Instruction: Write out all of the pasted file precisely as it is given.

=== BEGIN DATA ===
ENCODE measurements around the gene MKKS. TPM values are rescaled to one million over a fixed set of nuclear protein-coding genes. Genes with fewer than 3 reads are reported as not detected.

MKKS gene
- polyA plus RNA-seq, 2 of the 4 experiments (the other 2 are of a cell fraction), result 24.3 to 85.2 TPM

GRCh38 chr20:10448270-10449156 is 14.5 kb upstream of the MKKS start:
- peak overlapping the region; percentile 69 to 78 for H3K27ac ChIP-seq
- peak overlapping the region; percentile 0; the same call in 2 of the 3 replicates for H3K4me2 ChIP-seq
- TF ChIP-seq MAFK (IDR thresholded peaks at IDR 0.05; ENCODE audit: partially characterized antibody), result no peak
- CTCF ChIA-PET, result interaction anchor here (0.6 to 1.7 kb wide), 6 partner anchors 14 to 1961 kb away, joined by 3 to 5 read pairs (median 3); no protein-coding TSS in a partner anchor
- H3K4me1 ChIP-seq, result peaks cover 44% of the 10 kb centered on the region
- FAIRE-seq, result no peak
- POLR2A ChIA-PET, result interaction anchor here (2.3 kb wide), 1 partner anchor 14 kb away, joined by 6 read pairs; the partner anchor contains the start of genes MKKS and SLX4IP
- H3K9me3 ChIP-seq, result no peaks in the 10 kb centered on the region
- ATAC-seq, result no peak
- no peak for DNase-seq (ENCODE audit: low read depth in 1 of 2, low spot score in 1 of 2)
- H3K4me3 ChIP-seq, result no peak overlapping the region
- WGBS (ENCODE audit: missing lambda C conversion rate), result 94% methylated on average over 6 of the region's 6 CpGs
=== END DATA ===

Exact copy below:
ENCODE measurements around the gene MKKS. TPM values are rescaled to one million over a fixed set of nuclear protein-coding genes. Genes with fewer than 3 reads are reported as not detected.

MKKS gene
- polyA plus RNA-seq, 2 of the 4 experiments (the other 2 are of a cell fraction), result 24.3 to 85.2 TPM

GRCh38 chr20:10448270-10449156 is 14.5 kb upstream of the MKKS start:
- peak overlapping the region; percentile 69 to 78 for H3K27ac ChIP-seq
- peak overlapping the region; percentile 0; the same call in 2 of the 3 replicates for H3K4me2 ChIP-seq
- TF ChIP-seq MAFK (IDR thresholded peaks at IDR 0.05; ENCODE audit: partially characterized antibody), result no peak
- CTCF ChIA-PET, result interaction anchor here (0.6 to 1.7 kb wide), 6 partner anchors 14 to 1961 kb away, joined by 3 to 5 read pairs (median 3); no protein-coding TSS in a partner anchor
- H3K4me1 ChIP-seq, result peaks cover 44% of the 10 kb centered on the region
- FAIRE-seq, result no peak
- POLR2A ChIA-PET, result interaction anchor here (2.3 kb wide), 1 partner anchor 14 kb away, joined by 6 read pairs; the partner anchor contains the start of genes MKKS and SLX4IP
- H3K9me3 ChIP-seq, result no peaks in the 10 kb centered on the region
- ATAC-seq, result no peak
- no peak for DNase-seq (ENCODE audit: low read depth in 1 of 2, low spot score in 1 of 2)
- H3K4me3 ChIP-seq, result no peak overlapping the region
- WGBS (ENCODE audit: missing lambda C conversion rate), result 94% methylated on average over 6 of the region's 6 CpGs